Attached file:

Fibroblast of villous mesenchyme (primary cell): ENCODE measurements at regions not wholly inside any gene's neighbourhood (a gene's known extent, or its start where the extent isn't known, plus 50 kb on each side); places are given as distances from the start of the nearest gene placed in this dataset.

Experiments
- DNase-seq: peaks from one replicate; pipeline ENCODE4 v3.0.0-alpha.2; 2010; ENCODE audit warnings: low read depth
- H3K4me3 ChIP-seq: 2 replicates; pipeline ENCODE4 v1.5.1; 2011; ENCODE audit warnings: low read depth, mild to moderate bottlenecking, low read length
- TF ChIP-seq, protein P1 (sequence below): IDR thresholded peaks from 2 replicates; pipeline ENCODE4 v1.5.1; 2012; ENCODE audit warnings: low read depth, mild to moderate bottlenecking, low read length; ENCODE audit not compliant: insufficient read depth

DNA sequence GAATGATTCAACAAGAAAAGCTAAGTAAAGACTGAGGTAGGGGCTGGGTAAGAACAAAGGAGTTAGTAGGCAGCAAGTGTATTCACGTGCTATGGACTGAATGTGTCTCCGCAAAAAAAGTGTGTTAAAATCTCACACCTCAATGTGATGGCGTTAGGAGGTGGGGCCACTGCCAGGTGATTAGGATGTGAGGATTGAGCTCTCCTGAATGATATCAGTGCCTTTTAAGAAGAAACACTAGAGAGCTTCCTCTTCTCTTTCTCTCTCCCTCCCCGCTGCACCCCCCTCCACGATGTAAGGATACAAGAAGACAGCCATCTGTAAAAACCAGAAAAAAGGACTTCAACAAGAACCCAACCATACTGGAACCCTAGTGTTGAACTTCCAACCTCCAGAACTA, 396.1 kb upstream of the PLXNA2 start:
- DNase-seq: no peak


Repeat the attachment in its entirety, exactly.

Fibroblast of villous mesenchyme (primary cell): ENCODE measurements at regions not wholly inside any gene's neighbourhood (a gene's known extent, or its start where the extent isn't known, plus 50 kb on each side); places are given as distances from the start of the nearest gene placed in this dataset.

Experiments
- DNase-seq: peaks from one replicate; pipeline ENCODE4 v3.0.0-alpha.2; 2010; ENCODE audit warnings: low read depth
- H3K4me3 ChIP-seq: 2 replicates; pipeline ENCODE4 v1.5.1; 2011; ENCODE audit warnings: low read depth, mild to moderate bottlenecking, low read length
- TF ChIP-seq, protein P1 (sequence below): IDR thresholded peaks from 2 replicates; pipeline ENCODE4 v1.5.1; 2012; ENCODE audit warnings: low read depth, mild to moderate bottlenecking, low read length; ENCODE audit not compliant: insufficient read depth

DNA sequence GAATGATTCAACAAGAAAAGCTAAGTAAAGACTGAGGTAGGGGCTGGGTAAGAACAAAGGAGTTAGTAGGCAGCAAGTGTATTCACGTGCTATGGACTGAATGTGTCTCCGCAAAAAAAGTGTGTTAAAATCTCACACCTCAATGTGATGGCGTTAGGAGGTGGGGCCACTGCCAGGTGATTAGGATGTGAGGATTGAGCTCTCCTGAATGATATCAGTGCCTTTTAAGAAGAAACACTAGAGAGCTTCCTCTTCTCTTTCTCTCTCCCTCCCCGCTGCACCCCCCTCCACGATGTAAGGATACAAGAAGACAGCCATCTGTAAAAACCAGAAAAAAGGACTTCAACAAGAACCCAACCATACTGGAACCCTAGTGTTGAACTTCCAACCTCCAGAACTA, 396.1 kb upstream of the PLXNA2 start:
- DNase-seq: no peak